So, you’re a Tampa Bay resident now?
Sure, you physically live here along with the rest of the northern hemisphere. You’ve sweated profusely and roasted under the Florida fireball. But there are levels to Tampa Bay credentials. The expertise develops slowly, like tertiary notes in wine.
Tampa Bay is a large body of water, yes. It’s also the name of a vibrant, diverse community of counties, municipalities and unincorporated areas where somehow trash gets collected but no one is sure how. It is connected by a labyrinth of highways on which people have frequent emotional breakdowns. Knowledge of our nooks and crannies comes with the passage of time, especially if you travel anywhere via a big steel thing with a wheel.
Don’t despair. As you spend more time here, your matriculation may look a little like this:
You know Tampa Bay is not a city, but a region. You scoff at those who get it wrong. Scoff! You have it straight: The Rays play in St. Petersburg (for now), the Bucs and the Lightning play in Tampa, and you’ve procured the corresponding T-shirts.
You’ve hit up tourist attractions like the St. Pete Pier, the Salvador Dalí Museum, Sparkman Wharf and Busch Gardens. You’ve brunched at Armature Works and munched a sunset dinner at Frenchy’s on Clearwater Beach, listening to, incredibly, another limp cover of Brown Eyed Girl.
You post lots of sunny pictures for cold family in other states, cackling. This is going great.
Ooh, oh no. You’ve missed the last exit before the Howard Frankland Bridge. You’ve driven right by it, absorbed in your music, podcast or imaginary fights with cold family. With no choice, you’ve traversed all the way to Tampa to make a U-turn, eyeing the gas gauge, testing an arsenal of curse words you didn’t even know existed.
When the temperature drops below 70, you wear a hoodie with shorts. You think it’s giving “Princess Diana, jogging,” but it’s giving “Winnie the Pooh, depressed.” You’ve taken off your shoes during a summer storm because your car is over there across the Target parking lot-turned-Gulf of Mexico. You’ve dressed like a pirate on a winter weekend. You have a box of beads you swear you’ll unload, but it just keeps filling up. Elves. Elves are doing it.
You know where to park on which beaches during spring break.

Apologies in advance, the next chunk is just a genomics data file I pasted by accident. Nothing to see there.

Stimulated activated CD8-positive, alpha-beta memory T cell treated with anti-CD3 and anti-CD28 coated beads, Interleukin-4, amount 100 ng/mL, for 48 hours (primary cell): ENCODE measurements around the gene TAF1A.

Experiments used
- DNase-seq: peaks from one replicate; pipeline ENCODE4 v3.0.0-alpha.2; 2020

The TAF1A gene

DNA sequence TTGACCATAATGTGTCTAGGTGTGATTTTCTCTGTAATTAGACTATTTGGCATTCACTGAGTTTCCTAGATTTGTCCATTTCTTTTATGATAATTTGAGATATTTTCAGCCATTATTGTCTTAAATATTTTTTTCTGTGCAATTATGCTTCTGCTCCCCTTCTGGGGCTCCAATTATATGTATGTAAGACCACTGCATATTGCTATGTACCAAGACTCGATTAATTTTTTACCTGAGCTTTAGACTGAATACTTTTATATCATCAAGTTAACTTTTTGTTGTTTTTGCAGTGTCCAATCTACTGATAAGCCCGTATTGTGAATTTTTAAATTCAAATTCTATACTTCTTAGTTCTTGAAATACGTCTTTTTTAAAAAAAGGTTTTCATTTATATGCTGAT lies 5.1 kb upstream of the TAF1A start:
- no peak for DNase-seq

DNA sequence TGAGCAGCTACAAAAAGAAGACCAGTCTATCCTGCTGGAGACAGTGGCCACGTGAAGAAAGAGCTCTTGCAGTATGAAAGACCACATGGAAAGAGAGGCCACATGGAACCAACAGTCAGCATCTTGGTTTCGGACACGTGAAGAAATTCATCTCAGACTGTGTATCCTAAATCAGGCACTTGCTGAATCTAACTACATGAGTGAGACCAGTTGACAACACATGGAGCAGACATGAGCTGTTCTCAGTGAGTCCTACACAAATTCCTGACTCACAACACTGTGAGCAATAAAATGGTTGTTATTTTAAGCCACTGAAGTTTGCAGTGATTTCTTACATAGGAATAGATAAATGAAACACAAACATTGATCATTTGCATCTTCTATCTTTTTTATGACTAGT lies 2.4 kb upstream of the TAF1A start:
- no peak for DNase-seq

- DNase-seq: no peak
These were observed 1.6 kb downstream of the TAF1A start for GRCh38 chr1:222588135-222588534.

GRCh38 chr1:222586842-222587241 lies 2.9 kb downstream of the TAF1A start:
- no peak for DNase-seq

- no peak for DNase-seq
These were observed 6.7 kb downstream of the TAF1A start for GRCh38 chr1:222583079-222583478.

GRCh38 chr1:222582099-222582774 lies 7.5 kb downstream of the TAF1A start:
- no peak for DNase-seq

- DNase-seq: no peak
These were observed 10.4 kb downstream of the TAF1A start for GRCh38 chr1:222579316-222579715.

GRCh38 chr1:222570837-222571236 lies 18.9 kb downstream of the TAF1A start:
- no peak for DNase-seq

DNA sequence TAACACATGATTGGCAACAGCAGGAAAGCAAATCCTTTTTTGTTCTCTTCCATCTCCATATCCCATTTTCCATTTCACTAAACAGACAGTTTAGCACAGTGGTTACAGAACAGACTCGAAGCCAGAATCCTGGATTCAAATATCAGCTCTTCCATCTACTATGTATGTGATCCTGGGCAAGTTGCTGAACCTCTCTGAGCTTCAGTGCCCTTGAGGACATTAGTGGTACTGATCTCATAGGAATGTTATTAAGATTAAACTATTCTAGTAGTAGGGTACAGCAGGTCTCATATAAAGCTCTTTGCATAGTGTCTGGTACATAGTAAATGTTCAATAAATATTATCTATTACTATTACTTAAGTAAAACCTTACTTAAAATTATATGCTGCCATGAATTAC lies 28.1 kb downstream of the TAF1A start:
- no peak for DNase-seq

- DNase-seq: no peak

You don’t go to the beach during spring break.
You can trap a lizard. Your household has a designated cockroach assassin. You know spring brings worms on strings catapulting from trees like Jason Bourne, and twice a year, love bugs will blatantly consummate things right on your arm.
Your psychic traffic abilities are sharpening. When you have tickets to, say, a show at the David A. Straz Jr. Center for the Performing Arts, or a Rays game at Tropicana Field, you budget 90 minutes for variables (multiple hours to or from Lithia). You bring water and snacks and fill up on fuel. It’s basically hurricane prep.
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You can pronounce Bearss Avenue and Lutz and Ybor City and Wimauma and Masaryktown. You know where Clearwater ends and Dunedin, Palm Harbor and Tarpon Springs begin. You know the difference between Port Richey and New Port Richey and Wesley Chapel and Holiday and Hudson, and that San Antonio is not in Texas. You have been to, or at least heard of, Ozona. You know homes in Crystal Beach don’t have mailboxes.
You have a favorite Cuban sandwich. You know where to get blue crabs and stone crabs, and you know the difference. You know Greek salad comes with a rightful scoop of potato salad. You have spots for tacos, smoked fish spread, Cuban bread, scachatta, hot pot, kanom krok, barbecue, key lime pie, kumquats and strawberry shortcake. You know the meaning of a POX burger and a 1905 Salad.
You’ve had so many local beers. You didn’t know it was possible to have so many, and yet, you’re drinking one right now.
Despite knowing all of this, something will still surprise you. You can live here for 10, 20, 30 years and find a fun fact, a delicious delight, a bizarre bug. You still can be tested, especially with so many new cars on the road. Just when you think you’re made of patience, you will have an unexpected crying jag on U.S. 19. You’ll remind yourself of the good bits, the burgers, the sunsets, the photos. You’ll sigh with resignation. Then you’ll know you’re truly home.
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